VEGETARIAN mainland poke
AhiPoki Bowl, ranked in the 1,168 spot for emerging chains
in the country by Chicago-based Technomic, opened its first
location in Temple City, California, in December 2015. It now
has 14 locations in Southern California, Northern California
and the greater Phoenix metro area, with plans to open 11 more
locations in California, Arizona and Seattle in 2017.
“We want to make poke a mainstream food within the quick-
service market,” says Jason Jantzen, co-owner. “Poke is aligned
with customers’ desire to eat healthier. We meet that expectation
and fall in line with many other quick-service restaurants serving
Jantzen also believes that people who enjoy eating sushi are
accepting poke as a favorable alternative. Poke elevates the flavor
experience when the raw seafood is combined with a sauce and
paired with vegetables, textural toppings and finishing sauces at
an affordable price point in a more casual dining environment.
Poke bowls range in price between $15 and $20.
All poke shops are designed in a similar format that allows
customers to choose ingredients to create unique poke bowls.
Customers first pick a base, then a protein and a marinade/sauce that’s
tossed together. The seasoned protein is placed on top of the base, and
the bowl is finished with vegetables, toppings and a second sauce.
Ingredients and preparation vary, but a bowl usually features
a base of brown rice, white rice, quinoa, soba noodles or greens;
a protein of yellowfin tuna, ahi tuna, bluefin tuna, spicy tuna,
salmon, scallops, shrimp, tofu, grilled chicken or poached
octopus; vegetables such as seaweed, edamame, bean sprouts,
cucumbers and avocado; toppings of crispy garlic, hazelnuts,
tortilla strips, sesame seeds and puffed rice; and a finishing
sauce, with a choice that includes the house specialty, garlic/
soy mirin, spicy mayonnaise, kimchi, avocado wasabi, ponzu,
cilantro mayonnaise, yuzu aioli and white soy sauce.
Some shops also feature poke rolls, which include all of the
ingredients that go into a bowl but wrapped in roasted seaweed.
And each shop usually offers several house poke bowls. “Having
a few house bowl choices takes away the guesswork for someone
not familiar with how to pick ingredients and assemble a poke
bowl,” says Arias. “The next time that customer comes in, he or
she may feel more adventurous and create their own.”
Three house bowls are offered at Aloha Poke that all start
with a choice of a base and protein. The Aloha adds pineapple,
Poke has been a longtime staple in the Pacific islands. It’s a dish that traditionally features sliced or cubed raw fish,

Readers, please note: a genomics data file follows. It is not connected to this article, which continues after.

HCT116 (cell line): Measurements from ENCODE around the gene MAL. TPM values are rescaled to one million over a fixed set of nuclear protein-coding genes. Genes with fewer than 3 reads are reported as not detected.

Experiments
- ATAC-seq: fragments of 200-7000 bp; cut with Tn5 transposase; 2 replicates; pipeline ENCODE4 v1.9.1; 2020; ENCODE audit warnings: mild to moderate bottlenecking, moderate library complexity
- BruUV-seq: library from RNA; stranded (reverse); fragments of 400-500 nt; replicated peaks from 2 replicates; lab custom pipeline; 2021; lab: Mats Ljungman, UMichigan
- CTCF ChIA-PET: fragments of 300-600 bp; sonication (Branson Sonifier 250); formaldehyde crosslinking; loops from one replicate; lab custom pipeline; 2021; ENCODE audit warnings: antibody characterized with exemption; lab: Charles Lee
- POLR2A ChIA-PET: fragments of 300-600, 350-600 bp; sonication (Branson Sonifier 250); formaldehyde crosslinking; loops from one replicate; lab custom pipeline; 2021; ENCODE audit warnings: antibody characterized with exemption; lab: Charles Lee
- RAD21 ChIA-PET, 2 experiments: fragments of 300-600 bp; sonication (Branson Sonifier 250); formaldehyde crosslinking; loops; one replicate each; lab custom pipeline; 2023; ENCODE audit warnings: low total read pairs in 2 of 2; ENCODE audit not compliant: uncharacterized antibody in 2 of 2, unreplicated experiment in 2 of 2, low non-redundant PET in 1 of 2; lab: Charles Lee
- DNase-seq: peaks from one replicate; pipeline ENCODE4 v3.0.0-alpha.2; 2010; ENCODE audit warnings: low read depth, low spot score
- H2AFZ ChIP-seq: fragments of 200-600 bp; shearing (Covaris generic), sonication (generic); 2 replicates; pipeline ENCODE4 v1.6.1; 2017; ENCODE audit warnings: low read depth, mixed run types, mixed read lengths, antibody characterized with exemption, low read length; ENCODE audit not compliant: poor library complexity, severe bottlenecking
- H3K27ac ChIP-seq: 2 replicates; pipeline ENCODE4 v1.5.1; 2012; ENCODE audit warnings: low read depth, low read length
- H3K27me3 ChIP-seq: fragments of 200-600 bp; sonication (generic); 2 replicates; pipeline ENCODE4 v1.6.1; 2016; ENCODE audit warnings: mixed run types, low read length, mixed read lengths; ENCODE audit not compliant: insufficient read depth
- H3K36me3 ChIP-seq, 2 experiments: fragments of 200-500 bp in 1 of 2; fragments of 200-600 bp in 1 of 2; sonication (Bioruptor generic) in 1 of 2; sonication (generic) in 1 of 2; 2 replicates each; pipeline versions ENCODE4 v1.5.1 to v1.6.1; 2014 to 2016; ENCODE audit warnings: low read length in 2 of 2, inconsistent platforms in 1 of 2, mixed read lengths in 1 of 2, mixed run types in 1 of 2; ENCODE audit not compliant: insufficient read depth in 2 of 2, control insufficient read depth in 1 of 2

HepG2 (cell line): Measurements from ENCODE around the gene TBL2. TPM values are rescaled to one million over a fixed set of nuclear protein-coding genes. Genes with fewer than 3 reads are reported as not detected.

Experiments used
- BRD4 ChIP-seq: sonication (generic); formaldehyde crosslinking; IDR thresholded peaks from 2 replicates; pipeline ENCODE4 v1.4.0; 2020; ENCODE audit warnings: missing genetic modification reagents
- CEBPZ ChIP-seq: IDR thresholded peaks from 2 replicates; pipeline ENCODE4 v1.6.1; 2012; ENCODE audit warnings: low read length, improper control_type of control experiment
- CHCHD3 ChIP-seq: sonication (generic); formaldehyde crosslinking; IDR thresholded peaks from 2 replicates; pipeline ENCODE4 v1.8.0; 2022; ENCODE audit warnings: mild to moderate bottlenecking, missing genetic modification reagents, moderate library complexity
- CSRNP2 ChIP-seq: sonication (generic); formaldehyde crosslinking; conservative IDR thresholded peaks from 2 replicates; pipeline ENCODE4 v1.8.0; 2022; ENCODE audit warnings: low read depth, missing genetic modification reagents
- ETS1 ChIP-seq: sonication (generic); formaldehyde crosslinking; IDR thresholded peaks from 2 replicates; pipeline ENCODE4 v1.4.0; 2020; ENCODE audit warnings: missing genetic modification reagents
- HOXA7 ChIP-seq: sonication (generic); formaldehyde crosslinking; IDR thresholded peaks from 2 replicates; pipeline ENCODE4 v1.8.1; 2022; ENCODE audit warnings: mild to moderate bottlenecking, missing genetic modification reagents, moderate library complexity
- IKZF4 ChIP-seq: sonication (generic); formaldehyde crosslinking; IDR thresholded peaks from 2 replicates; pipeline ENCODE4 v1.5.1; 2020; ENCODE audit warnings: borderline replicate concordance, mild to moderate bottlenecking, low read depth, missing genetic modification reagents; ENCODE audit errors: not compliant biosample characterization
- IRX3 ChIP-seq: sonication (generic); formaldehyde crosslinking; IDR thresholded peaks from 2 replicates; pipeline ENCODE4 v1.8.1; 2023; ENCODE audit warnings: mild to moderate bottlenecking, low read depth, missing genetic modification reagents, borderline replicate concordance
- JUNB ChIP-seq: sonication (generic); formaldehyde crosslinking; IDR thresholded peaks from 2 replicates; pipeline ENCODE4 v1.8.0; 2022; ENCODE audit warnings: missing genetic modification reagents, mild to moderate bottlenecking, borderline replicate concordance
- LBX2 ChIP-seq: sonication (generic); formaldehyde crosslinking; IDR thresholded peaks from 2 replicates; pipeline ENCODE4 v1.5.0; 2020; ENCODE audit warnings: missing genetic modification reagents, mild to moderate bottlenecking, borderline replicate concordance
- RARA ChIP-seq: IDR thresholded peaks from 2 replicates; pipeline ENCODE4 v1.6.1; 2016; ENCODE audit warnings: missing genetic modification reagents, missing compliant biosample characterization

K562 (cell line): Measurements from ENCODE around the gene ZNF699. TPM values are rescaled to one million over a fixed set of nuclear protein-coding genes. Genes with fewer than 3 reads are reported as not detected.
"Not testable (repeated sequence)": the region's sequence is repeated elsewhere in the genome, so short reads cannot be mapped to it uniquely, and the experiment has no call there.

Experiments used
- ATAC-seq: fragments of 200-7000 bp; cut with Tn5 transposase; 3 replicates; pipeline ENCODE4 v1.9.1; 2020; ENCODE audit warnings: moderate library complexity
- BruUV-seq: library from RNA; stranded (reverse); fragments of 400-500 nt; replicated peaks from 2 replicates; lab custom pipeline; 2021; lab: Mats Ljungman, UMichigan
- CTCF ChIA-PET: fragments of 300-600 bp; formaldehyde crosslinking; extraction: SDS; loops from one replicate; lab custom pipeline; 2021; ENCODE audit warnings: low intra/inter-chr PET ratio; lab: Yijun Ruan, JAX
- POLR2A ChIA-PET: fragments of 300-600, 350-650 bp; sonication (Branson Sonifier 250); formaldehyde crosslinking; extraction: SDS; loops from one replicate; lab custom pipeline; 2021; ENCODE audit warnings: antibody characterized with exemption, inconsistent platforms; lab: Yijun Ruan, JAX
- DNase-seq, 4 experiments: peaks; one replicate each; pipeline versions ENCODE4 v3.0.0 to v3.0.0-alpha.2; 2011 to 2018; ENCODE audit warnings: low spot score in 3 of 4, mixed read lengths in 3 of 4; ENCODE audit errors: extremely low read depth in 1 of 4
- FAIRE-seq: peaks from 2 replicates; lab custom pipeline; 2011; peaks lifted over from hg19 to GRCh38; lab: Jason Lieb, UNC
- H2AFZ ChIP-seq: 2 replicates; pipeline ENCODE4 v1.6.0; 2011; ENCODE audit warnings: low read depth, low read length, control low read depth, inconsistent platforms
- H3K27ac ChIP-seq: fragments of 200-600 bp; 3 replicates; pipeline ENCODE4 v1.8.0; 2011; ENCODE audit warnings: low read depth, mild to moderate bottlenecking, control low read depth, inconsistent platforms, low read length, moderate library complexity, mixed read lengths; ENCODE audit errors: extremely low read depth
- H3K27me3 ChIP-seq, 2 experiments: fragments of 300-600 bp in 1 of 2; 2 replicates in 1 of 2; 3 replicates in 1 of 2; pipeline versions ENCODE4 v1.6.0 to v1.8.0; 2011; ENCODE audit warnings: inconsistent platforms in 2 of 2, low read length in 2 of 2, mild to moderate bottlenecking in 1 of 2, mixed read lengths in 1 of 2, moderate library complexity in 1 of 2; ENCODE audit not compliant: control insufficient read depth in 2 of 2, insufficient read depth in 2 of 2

chopped Maui onion, Hawaiian red alaea sea salt, chopped
kukui nut, julienned seaweed and soy sauce. For the past
several years it’s been swimming its way across the nation—
and it doesn’t seem to be slowing down. Poke claims the No. 1
spot in the Movers and Shakers—Trends Heating Up category
in the National Restaurant Association’s 2017 What’s Hot
Not only are independent restaurants adding poke as an
appetizer or entree item, but there are new restaurant concepts
exclusively serving poke popping up coast to coast. Poke is on 54%
more menus than it was four years ago, but it’s only on 2% of menus
nationwide, according to Chicago-based foodservice research firm
Datassential. The company also reports that 13% of consumers
have tried poke and another 24% said they would like to.
David Arias, executive chef at Oceana Poke, New York, says
people are drawn to poke for several reasons. First, it’s considered
a healthy meal option that has fresh, unadulterated ingredients.
Second, it’s viewed as a complete meal, with a protein, starch
and vegetables, as well as various textural toppings. Third, it’s an
interactive event that gives control to customers, allowing them to
build their own poke bowls for a snack, lunch or dinner. Finally,
it’s perceived as a good value for the amount of food ordered.
Chicago, considered a steak-and-potatoes kind of town, is
beginning to see more poke outposts. FireFin Poké Shop, the
city’s first freestanding poke restaurant, has five locations in the
downtown area. It features 10 different predetermined FireFin
Creations poke bowls and a build-your-own custom poke bowl
option. Aloha Poke, opened in March 2016, has four locations,
with plans to open 14 more in the Chicago market.
New York has more than a dozen poke restaurants. And in
California, poke has been a mainstay on menus for years.
ABOVE AND OPPOSITE, LEFT TO RIGHT: 1) Travelle Kitchen + Bar uses white
soy sauce to retain the tuna’s deep color. 2) Oceana Poke’s poached octopus with
tomato, cucumber, shiitake mushrooms, sweet onion, crispy shallots, sesame seeds,
cilantro mayo and white soy sauce. 3) In addition to customer-created poke bowls,
AhiPoki Bowl offers macaron ice cream sandwiches in vanilla, mango, green tea,
espresso and strawberry flavors. 4) Poke includes two kinds of sauces—the initial
marinade and an optional finishing sauce.